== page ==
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How to get help: A resource guide to city and school-based services

This article was originally published in The Notebook. In August 2020, The Notebook became Chalkbeat Philadelphia.

School-based behavioral health programs

A list of providers by school

See PCCY.org

Student Assistance Program

The Student Assistance Program (SAP) is designed to identify and assist students who are having school-related problems resulting from drug or alcohol abuse or other mental health problems. Referral can be triggered by the school or the family.

Students who are deemed in need of help are referred to the appropriate school-based and/or community services. A SAP evaluator will come to the school with written parental permission and meet with the parents and student. The evaluator will then help parents obtain any recommended services.

School Therapeutic Services

School Therapeutic Services (STS) is an intensive, short-term service offered in selected schools in the Philadelphia School District. This program was developed to support students whose emotional and behavioral issues create barriers to their school success. A team of experienced mental health professionals from a provider agency works closely with school staff and families.

If your child’s school does not have STS, you may request a transfer to one that does.

Behavioral Health Rehabilitative Services, formerly “Wraparound”

Essentially provides the same services as STS in schools that do not have that program. Both programs seek to actively involve the family in dealing with students’ issues.

Regular contact with providers

Community Behavioral Health requires weekly contact between providers and families. If this is not happening, contact your school counselor or CBH member services.

If a child changes schools or starts a new school

If he or she is receiving behavioral health services, notify the provider in the school they are leaving and speak to the counselor in the receiving school. You must initiate the change; it is not automatic.

“It’s important that whatever services your child is receiving, you communicate that to the new school,” says Bridget Taylor-Brown, the School District’s director of prevention and intervention.

Parental or guardian consent

Unless drugs or alcohol are an issue, a parent/guardian must consent to any behavioral health assessment or treatment of your child, in school or out of school, up until age 14. At 14 or over they can give consent, although a provider may also require your consent for an older child. A student of any age may obtain treatment for drug or alcohol abuse without parental notification or consent.

High schools with services

Most behavioral health services in the School District are geared to grades K-8. But three high schools have outpatient clinics serving their own students: Frankford, Martin Luther King, and South Philadelphia.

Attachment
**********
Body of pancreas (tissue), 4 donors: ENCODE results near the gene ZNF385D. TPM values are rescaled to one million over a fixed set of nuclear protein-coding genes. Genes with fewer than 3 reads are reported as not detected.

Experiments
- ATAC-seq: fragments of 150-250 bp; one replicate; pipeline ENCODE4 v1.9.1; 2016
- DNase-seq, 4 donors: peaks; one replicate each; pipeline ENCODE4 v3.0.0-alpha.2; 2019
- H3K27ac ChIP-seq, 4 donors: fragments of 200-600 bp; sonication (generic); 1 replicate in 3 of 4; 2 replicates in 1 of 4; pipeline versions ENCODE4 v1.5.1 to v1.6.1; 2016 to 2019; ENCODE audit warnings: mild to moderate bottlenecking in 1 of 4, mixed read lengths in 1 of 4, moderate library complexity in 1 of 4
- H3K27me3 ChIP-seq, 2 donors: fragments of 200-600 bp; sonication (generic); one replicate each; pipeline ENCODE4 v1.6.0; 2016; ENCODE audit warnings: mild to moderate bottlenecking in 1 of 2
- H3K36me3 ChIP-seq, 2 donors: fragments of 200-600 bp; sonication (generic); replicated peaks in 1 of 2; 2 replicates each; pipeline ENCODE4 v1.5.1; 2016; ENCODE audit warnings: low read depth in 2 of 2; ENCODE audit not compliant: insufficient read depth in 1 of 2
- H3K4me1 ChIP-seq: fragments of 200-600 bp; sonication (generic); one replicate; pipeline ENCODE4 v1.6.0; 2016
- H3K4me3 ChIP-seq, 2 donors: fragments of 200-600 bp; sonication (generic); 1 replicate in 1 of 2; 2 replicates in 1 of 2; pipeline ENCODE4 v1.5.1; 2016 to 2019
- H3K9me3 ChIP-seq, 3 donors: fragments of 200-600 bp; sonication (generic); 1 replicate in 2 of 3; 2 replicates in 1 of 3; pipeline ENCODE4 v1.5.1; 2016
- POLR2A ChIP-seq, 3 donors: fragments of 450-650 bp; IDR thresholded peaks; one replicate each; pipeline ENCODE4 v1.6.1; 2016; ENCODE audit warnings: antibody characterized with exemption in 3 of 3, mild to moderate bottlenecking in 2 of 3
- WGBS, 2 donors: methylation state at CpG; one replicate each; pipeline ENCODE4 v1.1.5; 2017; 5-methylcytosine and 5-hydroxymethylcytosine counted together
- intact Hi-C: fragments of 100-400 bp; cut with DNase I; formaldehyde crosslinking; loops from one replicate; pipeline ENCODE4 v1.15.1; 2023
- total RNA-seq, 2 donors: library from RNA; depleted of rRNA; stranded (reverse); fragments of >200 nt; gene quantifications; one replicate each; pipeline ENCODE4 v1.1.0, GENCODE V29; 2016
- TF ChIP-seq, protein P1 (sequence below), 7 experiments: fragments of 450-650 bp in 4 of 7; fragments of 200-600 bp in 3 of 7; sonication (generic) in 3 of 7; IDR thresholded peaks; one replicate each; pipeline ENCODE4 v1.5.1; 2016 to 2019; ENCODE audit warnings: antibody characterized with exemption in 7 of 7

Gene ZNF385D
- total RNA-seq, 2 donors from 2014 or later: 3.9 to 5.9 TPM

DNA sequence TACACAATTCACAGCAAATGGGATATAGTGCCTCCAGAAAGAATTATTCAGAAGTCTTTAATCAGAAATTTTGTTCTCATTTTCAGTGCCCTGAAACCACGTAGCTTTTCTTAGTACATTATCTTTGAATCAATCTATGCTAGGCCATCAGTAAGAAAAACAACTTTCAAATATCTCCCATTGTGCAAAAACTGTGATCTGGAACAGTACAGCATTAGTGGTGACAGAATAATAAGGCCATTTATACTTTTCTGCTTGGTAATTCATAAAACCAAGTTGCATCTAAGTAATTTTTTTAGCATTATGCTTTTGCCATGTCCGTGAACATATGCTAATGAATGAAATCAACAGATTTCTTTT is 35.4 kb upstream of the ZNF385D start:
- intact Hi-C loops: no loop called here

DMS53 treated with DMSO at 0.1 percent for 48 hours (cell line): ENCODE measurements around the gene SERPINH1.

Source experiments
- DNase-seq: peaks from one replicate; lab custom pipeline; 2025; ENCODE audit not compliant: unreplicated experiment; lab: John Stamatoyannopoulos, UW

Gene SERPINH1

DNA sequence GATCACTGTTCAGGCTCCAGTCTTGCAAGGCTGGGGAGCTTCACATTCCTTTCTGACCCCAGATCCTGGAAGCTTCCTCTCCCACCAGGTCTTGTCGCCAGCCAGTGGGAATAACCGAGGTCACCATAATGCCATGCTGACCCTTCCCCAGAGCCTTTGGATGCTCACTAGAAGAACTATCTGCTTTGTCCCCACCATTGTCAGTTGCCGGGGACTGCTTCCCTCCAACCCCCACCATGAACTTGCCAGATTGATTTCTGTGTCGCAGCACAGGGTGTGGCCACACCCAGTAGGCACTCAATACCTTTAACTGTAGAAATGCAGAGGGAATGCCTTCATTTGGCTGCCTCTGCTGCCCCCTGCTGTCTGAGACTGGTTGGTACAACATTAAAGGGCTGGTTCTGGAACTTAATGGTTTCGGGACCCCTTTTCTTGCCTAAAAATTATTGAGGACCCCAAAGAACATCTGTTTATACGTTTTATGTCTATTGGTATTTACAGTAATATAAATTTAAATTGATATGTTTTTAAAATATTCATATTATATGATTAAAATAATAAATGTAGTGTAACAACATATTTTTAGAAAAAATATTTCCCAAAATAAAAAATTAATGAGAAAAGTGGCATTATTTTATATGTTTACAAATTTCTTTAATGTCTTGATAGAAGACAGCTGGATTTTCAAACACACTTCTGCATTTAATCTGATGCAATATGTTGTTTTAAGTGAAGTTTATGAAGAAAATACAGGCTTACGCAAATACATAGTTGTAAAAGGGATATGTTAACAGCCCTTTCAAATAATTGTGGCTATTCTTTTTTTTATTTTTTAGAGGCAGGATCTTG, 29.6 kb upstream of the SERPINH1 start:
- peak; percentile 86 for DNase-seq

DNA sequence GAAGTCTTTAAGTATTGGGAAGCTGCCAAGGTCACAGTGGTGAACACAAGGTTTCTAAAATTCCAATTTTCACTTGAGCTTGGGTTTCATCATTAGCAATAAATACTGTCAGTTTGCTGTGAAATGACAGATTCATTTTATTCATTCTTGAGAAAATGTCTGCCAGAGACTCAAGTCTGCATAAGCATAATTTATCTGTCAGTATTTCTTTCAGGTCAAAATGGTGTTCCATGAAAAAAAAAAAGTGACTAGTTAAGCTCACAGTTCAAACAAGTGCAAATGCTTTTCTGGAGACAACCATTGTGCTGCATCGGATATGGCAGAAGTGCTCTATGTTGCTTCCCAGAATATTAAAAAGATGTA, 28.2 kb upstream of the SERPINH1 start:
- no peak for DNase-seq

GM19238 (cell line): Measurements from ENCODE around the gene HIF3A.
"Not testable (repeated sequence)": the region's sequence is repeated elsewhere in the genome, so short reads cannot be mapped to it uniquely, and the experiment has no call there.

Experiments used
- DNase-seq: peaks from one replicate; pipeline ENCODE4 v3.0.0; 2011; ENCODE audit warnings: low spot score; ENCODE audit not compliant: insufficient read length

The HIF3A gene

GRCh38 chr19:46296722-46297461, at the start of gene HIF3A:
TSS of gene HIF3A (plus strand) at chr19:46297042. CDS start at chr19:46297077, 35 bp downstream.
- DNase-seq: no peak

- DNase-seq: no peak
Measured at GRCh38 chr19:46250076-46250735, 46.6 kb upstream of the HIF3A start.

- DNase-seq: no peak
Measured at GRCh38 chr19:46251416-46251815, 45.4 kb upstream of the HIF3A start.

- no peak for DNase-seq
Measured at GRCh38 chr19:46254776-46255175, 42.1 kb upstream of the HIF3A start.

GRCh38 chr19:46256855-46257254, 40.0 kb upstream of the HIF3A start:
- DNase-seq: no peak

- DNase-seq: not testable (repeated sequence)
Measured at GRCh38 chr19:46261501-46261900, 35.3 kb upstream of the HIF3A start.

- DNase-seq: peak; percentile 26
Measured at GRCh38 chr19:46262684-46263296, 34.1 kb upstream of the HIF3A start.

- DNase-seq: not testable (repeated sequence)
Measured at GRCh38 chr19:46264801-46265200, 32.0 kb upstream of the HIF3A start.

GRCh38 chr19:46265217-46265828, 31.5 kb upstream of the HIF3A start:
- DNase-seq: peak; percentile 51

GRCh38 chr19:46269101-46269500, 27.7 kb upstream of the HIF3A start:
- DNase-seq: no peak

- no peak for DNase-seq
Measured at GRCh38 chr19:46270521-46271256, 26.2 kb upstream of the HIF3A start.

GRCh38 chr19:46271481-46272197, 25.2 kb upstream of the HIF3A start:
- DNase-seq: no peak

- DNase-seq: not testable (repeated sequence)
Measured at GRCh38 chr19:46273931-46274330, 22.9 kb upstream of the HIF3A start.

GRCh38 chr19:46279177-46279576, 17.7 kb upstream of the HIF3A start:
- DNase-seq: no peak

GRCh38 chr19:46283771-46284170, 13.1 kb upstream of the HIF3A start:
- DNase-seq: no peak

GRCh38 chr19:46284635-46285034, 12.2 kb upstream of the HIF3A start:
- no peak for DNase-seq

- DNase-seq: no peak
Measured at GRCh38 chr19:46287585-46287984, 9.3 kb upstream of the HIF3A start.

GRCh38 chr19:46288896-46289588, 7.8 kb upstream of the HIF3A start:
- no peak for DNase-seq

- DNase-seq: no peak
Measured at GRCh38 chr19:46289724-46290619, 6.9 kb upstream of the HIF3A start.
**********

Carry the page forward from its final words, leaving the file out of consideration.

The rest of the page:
What the city offers

For questions about the city’s outpatient and inpatient

behavioral health services:

Call Community Behavioral Health Member Services 1-888-545-2600.

For a mental health emergency:

Call the acute services crisis number of Community Behavioral Health 215-685-6440.

A note on waiting times:

If your child has Medical Assistance, behavioral health providers must see the child within seven days. If the child needs urgent care, the provider must see him/her within 24 hours.

If you are having a problem getting an appointment:

Call member services 1-888-545-2600.

Call if your wait time exceeds seven days, or if the provider says they won’t see a child under the age of 4. “We have some providers who will see a kid as young as 2 or 3,” says Andrew Devos, deputy chief operating officer at Community Behavioral Health.

If you see a clear case of child abuse or neglect:

Call the Department of Human Services child line 215-683-6100.

Insurance issues

Information about Medical Assistance

Call Community Behavioral Health Member Services 1-888-545-2600.

CHIP – Children’s Health Insurance Program

CHIP is Pennsylvania’s health insurance program for uninsured children and teens. There may be fees and co-pays based on income. In Philadelphia, CHIP is provided through four different insurance companies:

Aetna 1-800-755-2422

United HealthCare 1-800-414-9025

Kidz Partners 1-877-710-8222

Keystone Health Plan East 1-800-688-1911

If you have private insurance through your employer, call the member services number on the back of your insurance card.

Other questions about health insurance or help in applying

Public Citizens for Children and Youth hotline 215-563-5848 x17

Advocating for your child

Talk with other parents who may have similar issues

Parents Involved Network (PIN), a parent support group in Philadelphia 267-507-3860.

Get help in making the system work for you

Public Citizens for Children and Youth hotline 215-563-5848 x17

To learn more

General information on the city’s child behavioral health system

Public Citizens for Children and Youth is an excellent source. A series of guides and research reports is available on their website.

Their 2012 guide to services in Philadelphia is available.

For more on the city’s behavioral health resources.

General information about trauma and trauma-informed care

National Child Traumatic Stress Network

ChildTrauma Academy

General questions about mental health

American Psychiatric Association Answer Center 1-888-357-7924 8:30 a.m. – 6 p.m. EST

Child Mental Health Q&A from National Institutes of Mental Health

About the issue of stigma

Scattergood Foundation

Does your pediatrician know about childhood trauma?

The American Academy of Pediatrics has a series of guides for diagnosing and dealing with child trauma

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